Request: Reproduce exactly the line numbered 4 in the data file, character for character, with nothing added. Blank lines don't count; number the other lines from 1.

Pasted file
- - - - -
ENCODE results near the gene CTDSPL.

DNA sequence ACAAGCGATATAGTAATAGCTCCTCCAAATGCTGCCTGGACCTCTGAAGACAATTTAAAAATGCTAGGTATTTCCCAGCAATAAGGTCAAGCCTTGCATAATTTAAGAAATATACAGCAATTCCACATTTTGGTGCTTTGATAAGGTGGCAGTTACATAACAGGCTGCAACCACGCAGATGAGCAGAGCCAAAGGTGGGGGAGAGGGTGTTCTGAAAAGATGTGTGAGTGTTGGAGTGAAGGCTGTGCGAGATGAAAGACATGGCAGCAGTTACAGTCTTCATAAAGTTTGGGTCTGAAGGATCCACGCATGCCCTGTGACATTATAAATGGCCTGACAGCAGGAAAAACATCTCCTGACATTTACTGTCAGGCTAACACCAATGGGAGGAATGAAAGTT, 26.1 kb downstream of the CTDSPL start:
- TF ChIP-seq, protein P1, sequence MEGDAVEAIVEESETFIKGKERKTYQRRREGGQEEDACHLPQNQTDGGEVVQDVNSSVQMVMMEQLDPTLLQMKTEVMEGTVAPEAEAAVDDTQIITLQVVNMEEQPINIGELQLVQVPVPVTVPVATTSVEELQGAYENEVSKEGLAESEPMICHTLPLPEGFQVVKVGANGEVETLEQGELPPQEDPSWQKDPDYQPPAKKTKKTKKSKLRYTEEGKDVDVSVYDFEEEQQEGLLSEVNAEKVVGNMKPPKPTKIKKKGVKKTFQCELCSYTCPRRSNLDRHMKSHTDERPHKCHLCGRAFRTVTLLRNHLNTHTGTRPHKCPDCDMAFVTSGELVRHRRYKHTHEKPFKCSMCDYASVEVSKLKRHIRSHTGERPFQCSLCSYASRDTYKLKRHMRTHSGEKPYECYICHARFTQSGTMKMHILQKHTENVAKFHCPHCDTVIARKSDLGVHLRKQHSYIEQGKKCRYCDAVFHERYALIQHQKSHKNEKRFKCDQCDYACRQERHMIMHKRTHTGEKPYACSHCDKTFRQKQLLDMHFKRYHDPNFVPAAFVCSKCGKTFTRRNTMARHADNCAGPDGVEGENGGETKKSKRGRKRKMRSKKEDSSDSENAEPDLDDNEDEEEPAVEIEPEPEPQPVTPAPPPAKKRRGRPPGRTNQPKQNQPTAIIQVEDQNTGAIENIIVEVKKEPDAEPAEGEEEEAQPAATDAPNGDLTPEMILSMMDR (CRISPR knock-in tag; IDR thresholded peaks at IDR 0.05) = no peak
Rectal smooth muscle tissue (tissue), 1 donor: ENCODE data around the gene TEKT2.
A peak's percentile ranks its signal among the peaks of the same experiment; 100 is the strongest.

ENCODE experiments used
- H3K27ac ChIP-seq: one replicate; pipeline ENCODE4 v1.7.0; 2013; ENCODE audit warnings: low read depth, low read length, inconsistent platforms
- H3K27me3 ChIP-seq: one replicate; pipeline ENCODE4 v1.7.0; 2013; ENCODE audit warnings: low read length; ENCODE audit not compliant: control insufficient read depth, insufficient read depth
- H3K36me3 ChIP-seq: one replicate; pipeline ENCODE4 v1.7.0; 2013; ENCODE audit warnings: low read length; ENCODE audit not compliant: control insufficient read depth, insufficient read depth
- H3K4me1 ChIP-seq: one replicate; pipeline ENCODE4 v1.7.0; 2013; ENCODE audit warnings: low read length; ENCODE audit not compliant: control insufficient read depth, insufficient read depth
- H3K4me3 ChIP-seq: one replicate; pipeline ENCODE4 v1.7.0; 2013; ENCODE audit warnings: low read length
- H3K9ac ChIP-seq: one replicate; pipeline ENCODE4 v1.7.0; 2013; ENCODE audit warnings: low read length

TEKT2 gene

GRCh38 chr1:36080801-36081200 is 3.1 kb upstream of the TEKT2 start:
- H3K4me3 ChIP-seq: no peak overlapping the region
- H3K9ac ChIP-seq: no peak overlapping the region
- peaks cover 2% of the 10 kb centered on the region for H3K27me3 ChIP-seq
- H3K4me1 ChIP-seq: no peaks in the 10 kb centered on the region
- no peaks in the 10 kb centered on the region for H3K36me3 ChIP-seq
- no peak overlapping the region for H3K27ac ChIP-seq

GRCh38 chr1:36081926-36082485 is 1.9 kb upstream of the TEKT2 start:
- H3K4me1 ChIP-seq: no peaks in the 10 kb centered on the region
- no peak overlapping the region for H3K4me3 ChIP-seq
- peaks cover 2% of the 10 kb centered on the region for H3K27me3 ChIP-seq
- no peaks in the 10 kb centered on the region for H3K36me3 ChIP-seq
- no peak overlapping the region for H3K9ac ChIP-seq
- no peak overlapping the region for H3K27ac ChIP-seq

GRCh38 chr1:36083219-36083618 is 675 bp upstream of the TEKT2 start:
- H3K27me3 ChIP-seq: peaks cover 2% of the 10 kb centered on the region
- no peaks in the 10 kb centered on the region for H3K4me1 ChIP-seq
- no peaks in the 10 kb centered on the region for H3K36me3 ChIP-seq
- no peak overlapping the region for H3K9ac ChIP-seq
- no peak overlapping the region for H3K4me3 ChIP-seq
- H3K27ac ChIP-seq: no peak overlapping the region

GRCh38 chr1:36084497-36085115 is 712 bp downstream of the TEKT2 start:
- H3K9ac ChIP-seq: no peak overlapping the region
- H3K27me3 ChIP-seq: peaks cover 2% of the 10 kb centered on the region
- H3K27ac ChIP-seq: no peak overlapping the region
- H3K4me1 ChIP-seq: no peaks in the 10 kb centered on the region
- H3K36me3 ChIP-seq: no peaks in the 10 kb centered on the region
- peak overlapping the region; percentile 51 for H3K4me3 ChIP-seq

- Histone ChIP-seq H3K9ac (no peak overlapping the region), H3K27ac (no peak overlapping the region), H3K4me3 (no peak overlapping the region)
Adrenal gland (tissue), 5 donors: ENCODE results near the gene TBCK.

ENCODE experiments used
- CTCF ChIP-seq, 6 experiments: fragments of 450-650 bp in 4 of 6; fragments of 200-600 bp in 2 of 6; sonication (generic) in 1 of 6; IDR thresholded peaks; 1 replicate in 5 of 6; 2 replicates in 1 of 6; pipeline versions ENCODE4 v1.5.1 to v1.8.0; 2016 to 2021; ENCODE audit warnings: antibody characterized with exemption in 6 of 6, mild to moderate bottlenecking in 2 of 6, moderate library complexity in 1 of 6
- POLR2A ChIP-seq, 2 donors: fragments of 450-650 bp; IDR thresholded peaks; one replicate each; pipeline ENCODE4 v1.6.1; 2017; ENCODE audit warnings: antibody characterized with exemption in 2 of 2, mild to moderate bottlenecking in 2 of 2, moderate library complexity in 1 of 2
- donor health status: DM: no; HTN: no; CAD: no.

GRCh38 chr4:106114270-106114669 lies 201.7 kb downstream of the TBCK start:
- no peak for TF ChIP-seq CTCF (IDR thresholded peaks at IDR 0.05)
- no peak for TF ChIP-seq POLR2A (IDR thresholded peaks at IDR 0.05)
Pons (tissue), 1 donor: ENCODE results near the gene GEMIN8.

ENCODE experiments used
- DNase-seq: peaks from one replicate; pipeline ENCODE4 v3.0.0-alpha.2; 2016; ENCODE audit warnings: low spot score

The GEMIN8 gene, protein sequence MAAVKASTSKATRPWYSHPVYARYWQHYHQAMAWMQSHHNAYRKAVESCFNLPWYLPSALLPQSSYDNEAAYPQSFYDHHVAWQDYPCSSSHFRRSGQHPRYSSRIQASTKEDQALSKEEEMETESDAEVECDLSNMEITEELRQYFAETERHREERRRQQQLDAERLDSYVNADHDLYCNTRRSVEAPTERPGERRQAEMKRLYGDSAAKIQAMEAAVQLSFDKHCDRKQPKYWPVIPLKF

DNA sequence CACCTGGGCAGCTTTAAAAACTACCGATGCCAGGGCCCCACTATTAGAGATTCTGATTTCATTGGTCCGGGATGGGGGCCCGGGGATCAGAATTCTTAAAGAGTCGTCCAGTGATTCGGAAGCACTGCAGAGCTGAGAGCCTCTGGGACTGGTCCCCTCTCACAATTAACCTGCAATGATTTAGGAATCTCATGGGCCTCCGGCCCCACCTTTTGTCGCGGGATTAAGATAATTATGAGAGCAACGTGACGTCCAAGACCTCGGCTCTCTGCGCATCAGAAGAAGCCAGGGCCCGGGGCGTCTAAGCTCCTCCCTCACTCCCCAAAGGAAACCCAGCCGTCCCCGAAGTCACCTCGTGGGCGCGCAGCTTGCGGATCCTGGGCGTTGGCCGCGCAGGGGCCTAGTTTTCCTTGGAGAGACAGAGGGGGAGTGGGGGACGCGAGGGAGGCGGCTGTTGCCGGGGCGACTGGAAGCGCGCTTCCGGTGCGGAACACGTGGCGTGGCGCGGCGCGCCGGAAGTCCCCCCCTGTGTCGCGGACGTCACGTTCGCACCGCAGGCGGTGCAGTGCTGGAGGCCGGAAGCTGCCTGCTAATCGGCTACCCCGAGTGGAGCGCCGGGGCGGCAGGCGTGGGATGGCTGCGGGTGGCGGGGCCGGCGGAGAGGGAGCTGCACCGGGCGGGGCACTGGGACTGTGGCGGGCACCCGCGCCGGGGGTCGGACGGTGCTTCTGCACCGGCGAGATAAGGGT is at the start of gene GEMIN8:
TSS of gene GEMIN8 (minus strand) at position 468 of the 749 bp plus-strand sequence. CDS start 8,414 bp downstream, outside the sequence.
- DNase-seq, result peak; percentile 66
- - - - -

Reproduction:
Rectal smooth muscle tissue (tissue), 1 donor: ENCODE data around the gene TEKT2.